I’m just going to come out and say it. Pregnancy is torture.
Are you shocked by this statement? Or do you agree?
I’m currently in my fourth pregnancy. I have two children, which means I suffered one loss. I just entered the second trimester, and even still, I’m terrified something will go wrong at any moment. And I just spent the last three and a half months living with a secret no one knew about, hoping and praying that nothing would go wrong. So I’m just a little bit emotionally exhausted, waiting over here by myself. Don’t mind me. Pregnancy is torture, especially when it’s still a secret.
But that’s just the thing. To talk about it or not to talk about it, right? To be vulnerable and reveal the truth too early or not to and be in your head for three months waiting for the “OK, there’s less of a risk anything will happen now” go-ahead from the doctor. It’s a personal decision, and one we can’t take back once we put it out there. But also it’s something so joyous and amazing, why wouldn’t we want to share it right away? Despite having been through this before, I didn’t really know which way to go.
This pregnancy feels different
But maybe it’s because I’ve been through this before. Or maybe it’s because I’ve known the feeling of a loss, the way it hurts to your core and bubbles back up as a painful memory every once and a while. The memories come back like it was yesterday. I can see clearly when we got the news, how we told our families, how we cried together. Or maybe this pregnancy feels different because I had a child after that loss. I now know the joy that comes after you’ve weathered a terrible storm and survived to see the clouds part and a rainbow appear. And now, with this new pregnancy, everything is unknown again.
Or maybe it feels totally brand new
I’m 39 and pregnant, and I’m older than I was when I had my other children — even if just by a little bit. 39 and pregnant. 39 and pregnant. It seems so bizarre, and yet it’s not. More and more women are waiting to have children. This isn’t weird. It’s totally normal. But it’s something I can’t get out of my head right now. I’m 39 and pregnant. Is that why it feels different?
Being older is one thing — with age, comes experience, right? — but there are so many other things I’m thinking about too. My body is older, my mind is changing, and my perspectives are broadening. And yet, I have other first-time responsibilities too, like helping to take care of an aging parent and trying to be an active parent at my child’s school. There’s a lot more going on, and yet, I’m pregnant anyway, and the pregnancy doesn’t seem to care about any of this.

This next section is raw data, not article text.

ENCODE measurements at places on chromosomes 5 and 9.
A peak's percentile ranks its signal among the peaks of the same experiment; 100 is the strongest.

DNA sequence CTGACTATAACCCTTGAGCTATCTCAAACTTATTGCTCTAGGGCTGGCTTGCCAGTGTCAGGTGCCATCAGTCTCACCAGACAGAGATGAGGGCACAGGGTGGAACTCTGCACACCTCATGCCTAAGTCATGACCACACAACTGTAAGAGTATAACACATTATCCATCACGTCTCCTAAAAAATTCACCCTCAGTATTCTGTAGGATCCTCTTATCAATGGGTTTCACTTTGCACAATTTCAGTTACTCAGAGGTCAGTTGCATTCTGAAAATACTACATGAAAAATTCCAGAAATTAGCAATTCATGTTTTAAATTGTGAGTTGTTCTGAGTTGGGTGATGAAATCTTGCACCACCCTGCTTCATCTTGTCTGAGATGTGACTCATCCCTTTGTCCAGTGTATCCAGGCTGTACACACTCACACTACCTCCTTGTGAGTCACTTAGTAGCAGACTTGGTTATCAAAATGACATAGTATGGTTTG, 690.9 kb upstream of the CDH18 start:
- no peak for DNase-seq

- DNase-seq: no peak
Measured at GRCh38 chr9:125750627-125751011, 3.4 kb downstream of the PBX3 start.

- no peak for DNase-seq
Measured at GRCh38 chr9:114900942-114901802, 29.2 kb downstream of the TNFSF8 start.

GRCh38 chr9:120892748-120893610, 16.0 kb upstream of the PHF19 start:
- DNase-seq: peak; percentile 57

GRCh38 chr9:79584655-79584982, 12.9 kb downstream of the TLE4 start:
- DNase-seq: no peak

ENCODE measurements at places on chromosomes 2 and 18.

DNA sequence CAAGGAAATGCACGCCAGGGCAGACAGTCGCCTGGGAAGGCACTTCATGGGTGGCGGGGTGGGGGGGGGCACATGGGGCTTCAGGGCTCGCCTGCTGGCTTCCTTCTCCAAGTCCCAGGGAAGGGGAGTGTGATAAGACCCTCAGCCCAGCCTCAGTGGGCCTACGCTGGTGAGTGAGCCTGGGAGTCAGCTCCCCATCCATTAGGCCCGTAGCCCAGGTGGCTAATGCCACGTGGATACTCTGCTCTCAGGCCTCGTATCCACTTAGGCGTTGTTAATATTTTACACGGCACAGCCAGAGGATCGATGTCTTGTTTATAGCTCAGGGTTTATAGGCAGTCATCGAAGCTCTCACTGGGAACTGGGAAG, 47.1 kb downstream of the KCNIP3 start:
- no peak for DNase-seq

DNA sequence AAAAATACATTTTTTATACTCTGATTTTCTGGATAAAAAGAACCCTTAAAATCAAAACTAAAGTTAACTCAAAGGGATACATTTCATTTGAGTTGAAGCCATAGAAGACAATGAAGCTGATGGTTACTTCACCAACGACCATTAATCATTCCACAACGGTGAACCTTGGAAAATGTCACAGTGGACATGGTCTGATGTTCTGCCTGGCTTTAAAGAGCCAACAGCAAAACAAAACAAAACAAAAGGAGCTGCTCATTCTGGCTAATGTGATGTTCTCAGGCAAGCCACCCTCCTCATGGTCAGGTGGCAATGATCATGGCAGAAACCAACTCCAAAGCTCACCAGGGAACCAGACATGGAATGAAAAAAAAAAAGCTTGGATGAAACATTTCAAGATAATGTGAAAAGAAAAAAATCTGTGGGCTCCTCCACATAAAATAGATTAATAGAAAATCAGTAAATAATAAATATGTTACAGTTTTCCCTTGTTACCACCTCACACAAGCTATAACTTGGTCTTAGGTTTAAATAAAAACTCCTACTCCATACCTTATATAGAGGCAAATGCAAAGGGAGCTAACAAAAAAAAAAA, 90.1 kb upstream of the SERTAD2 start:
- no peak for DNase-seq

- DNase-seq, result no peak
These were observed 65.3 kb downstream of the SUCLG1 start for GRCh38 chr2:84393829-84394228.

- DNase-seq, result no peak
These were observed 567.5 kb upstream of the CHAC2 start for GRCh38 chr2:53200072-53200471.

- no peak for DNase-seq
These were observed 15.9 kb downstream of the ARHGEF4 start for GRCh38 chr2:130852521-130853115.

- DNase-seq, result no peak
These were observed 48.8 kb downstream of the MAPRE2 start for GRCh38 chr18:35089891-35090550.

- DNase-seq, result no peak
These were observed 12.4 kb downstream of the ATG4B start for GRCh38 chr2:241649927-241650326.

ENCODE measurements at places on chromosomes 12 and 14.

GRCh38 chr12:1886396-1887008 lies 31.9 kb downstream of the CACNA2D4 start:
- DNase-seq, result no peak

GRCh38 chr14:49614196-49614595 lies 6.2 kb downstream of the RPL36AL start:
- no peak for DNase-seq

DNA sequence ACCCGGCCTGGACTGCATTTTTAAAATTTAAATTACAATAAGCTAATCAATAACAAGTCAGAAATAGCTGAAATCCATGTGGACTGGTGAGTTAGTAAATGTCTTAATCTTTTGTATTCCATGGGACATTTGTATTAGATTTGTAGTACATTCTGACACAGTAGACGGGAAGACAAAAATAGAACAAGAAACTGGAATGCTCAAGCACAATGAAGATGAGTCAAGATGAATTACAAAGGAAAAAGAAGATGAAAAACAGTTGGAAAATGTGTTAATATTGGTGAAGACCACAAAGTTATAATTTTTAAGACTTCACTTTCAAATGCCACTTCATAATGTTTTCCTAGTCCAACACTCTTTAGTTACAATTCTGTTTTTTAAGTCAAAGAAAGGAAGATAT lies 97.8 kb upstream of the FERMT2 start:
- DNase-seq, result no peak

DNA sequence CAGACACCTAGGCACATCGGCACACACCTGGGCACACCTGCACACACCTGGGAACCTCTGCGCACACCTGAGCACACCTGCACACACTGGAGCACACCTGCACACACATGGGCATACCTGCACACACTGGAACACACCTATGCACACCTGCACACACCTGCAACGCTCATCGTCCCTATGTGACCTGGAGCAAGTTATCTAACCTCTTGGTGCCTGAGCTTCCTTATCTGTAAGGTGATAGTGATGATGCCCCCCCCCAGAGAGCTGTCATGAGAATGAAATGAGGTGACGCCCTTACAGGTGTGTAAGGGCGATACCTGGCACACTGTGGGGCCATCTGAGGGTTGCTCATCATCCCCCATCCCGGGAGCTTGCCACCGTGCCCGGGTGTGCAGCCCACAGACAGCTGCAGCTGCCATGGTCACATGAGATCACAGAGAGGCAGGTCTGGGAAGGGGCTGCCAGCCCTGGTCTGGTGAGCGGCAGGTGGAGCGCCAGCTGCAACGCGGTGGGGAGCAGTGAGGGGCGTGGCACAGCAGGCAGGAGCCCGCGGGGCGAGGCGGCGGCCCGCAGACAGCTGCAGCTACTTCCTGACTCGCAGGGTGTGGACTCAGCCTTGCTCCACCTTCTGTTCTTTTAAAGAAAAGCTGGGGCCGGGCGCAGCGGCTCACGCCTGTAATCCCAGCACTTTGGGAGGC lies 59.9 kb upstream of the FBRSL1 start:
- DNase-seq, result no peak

And now I’m overthinking the future
I already feel bad for this child, as she will be so young when I’m so much older. She will grow up having to take care of me sooner than she should. I’m already thinking about everything I need to do to stay healthy, educated, and relevant to make sure she doesn’t shoulder that burden as soon as she might. I’m exhausted while I overthink everything that goes into being an older mom — at least the older mom I wish I could be. Maybe that’s why I’m so tired right now.
Pregnancy is torture.
The waiting and fears of the unknown. The hope for joy, dreams for the future, plans for what could be. My emotions are scattered, yet I have no expectations. I’m hopeful yet cautious. I’m cautious yet hopeful. I can’t decide which way to be, how to act, or what to say. I’m starting to tell people. Instead of saying, “I’m pregnant!” like a normal person, I provide my full medical history like I need to prove it’s OK that I’m pregnant, that this pregnancy has meaning, and will succeed. This baby will be OK.
Until she’s born, this pregnancy will be a weird kind of torture. Or maybe until she at least gives me a kick to say, “Stop worrying, Mom!” Let’s start there.